In addition to the wireless communication with the mobile access point, the parking meter may also be configured to allow the parking meter to automatically communicate with the remote collection device when a small intelligent probe is inserted, for example into the coin slot, or verifying a maintenance staff's fingerprint or RFID tag. This may allow maintenance staff who are non-collections staff, to easily initiate some data collection tasks, such as transfer of error messages or operating parameters. The mobile access point may normally be attached to the collection cart but may be alternatively carried by the collections officer or maintenance staff. Depending on the battery life of the mobile access point, it may run out of power if carried by the collection staff. The mobile access point if attached to the collection cart may be able to also utilize a second battery pack attached to the collection cart to extend the operating time. Regardless of if the mobile access point is carried by a maintenance staff or collections officer or on the coin collection cart, the battery on the data collection device may be swappable in the field without the loss of data, and the mobile access point may automatically continue its data collection mode without further collector/maintenance officer intervention.

The mobile access point may have a keyboard and a display allowing event data, such as the collection can ID containing the coins to be transferred from the vault of the parking meter to the coin collection cart, to be entered/captured manually. The mobile access point may have the ability to support cellular communications through the addition of a cellular card, in addition to the low power radio, and if so installed, the mobile access point may be configurable to allow and or provide regular scheduled data transmissions to the back end host system while the collectors or maintainers are still in the field. The mobile access points may support 802.11a/b/g/n (Wi-Fi) communications, such that when the collection carts with attached devices are returned to a meter/collection depot and docked into their charging cradles the collected parking meter information can be automatically and wirelessly transferred to the back end host system. Additionally or alternatively the mobile access points may transfer the collected parking meter information to the back-end host system using a wired connection.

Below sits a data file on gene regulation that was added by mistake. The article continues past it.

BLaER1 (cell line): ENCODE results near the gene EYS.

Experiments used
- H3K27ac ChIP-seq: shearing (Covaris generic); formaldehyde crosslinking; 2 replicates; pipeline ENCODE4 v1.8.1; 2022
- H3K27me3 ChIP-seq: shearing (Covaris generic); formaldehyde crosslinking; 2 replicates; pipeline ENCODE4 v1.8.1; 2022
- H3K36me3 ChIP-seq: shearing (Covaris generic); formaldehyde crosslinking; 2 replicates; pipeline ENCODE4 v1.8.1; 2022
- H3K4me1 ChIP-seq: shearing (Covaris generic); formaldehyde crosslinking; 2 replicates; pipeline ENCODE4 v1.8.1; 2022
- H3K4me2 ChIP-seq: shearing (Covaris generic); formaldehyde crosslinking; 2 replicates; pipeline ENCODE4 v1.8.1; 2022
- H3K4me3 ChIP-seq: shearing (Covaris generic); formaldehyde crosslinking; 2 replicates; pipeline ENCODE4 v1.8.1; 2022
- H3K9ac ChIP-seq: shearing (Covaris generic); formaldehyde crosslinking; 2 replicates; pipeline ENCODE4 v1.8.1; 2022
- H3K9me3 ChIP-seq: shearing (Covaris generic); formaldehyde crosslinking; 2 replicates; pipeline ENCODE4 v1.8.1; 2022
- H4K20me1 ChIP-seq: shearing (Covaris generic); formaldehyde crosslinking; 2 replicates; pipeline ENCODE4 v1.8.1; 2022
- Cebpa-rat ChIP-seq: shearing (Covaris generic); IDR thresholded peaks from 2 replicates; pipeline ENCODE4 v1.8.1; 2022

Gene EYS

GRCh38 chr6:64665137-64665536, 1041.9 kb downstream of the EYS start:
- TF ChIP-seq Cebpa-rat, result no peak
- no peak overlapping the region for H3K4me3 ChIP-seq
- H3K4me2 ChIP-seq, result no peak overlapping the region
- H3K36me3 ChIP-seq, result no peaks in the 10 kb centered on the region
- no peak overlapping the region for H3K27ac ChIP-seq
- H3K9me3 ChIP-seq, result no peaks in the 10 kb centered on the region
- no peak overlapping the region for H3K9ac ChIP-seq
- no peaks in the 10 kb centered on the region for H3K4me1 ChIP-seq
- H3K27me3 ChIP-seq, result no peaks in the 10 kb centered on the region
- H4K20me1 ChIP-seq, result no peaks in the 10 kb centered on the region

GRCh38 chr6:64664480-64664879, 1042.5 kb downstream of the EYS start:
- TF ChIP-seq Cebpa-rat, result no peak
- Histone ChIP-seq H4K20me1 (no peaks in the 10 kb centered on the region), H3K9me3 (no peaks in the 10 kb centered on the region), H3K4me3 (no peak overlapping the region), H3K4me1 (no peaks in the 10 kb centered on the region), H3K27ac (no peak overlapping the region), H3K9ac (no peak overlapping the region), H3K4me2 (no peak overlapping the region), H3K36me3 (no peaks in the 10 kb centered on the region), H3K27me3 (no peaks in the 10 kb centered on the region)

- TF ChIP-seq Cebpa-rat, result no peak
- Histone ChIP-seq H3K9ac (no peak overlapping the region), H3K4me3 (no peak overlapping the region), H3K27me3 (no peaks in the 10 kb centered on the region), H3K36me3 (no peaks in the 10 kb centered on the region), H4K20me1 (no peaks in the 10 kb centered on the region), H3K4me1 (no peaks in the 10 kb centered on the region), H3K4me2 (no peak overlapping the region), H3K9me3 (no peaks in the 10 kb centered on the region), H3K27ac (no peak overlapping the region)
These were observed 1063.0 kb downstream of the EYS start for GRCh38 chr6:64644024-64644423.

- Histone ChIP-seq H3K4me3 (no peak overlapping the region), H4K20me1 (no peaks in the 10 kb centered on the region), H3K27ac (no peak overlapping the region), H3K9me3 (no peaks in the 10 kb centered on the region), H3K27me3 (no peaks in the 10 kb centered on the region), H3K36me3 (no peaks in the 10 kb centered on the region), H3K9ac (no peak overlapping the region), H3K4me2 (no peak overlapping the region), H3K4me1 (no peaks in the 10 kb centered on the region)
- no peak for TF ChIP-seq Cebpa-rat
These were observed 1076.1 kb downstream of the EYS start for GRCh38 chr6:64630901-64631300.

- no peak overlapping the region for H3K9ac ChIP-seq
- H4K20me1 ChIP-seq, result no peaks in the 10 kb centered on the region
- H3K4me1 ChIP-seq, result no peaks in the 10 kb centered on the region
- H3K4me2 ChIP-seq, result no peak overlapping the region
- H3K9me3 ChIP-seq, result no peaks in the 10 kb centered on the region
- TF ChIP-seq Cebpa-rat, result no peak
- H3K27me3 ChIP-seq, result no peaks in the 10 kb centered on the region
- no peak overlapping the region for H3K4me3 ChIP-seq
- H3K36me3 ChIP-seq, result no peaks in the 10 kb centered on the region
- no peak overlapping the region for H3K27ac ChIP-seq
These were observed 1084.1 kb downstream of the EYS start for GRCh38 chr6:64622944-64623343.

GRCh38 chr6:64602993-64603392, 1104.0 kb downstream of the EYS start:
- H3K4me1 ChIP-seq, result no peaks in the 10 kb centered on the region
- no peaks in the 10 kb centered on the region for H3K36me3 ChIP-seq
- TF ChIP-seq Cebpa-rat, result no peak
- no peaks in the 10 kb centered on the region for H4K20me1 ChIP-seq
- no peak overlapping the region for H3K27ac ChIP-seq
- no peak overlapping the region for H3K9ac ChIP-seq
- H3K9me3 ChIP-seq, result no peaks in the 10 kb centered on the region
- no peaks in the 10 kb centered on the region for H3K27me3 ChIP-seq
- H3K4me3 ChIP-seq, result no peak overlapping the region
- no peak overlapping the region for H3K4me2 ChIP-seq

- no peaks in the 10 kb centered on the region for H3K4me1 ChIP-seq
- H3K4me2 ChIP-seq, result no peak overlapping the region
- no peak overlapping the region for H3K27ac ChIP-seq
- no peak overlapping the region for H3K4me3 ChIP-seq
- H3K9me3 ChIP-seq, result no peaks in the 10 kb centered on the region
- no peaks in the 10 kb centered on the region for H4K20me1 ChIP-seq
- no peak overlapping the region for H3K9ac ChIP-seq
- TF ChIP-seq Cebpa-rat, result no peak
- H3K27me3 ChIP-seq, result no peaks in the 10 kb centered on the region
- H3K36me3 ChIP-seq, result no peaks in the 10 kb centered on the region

While the above description has described illustrative parking meters, methods of transmitting parking meter information and a parking meter management system, it is understood that modifications and adaptations are possible to provide additional features, or remove un-required or un-desired features, as would be understood by one of ordinary skill in the art. Furthermore, the functionality provided by individual components may be combined into fewer components, or may be provided by additional components as would be understood by one of ordinary skill in the art.

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Classifications
U.S. Classification340/932.2, 235/486, 340/928, 705/13, 235/380
International ClassificationG08G1/14
Cooperative ClassificationG06Q20/3221, G07F11/002, G07F17/24, G06Q20/327, G06Q20/32
European ClassificationG07F11/00B, G06Q20/32, G07F17/24, G06Q20/327, G06Q20/3221
Legal Events
DateCodeEventDescription
Aug 3, 2009ASAssignment
Owner name: J.J. MACKAY CANADA LIMITED, CANADA
Free format text: ASSIGNMENT OF ASSIGNORS INTEREST;ASSIGNORS:CHAUVIN, GREGORY EMILE;ERSKINE, NEIL STUART;MACKAY, GEORGE ALLAN;REEL/FRAME:023042/0280;SIGNING DATES FROM 20090723 TO 20090724
Owner name: J.J. MACKAY CANADA LIMITED, CANADA
Free format text: ASSIGNMENT OF ASSIGNORS INTEREST;ASSIGNORS:CHAUVIN, GREGORY EMILE;ERSKINE, NEIL STUART;MACKAY, GEORGE ALLAN;SIGNING DATES FROM 20090723 TO 20090724;REEL/FRAME:023042/0280
Nov 4, 2015FPAYFee payment
Year of fee payment: 4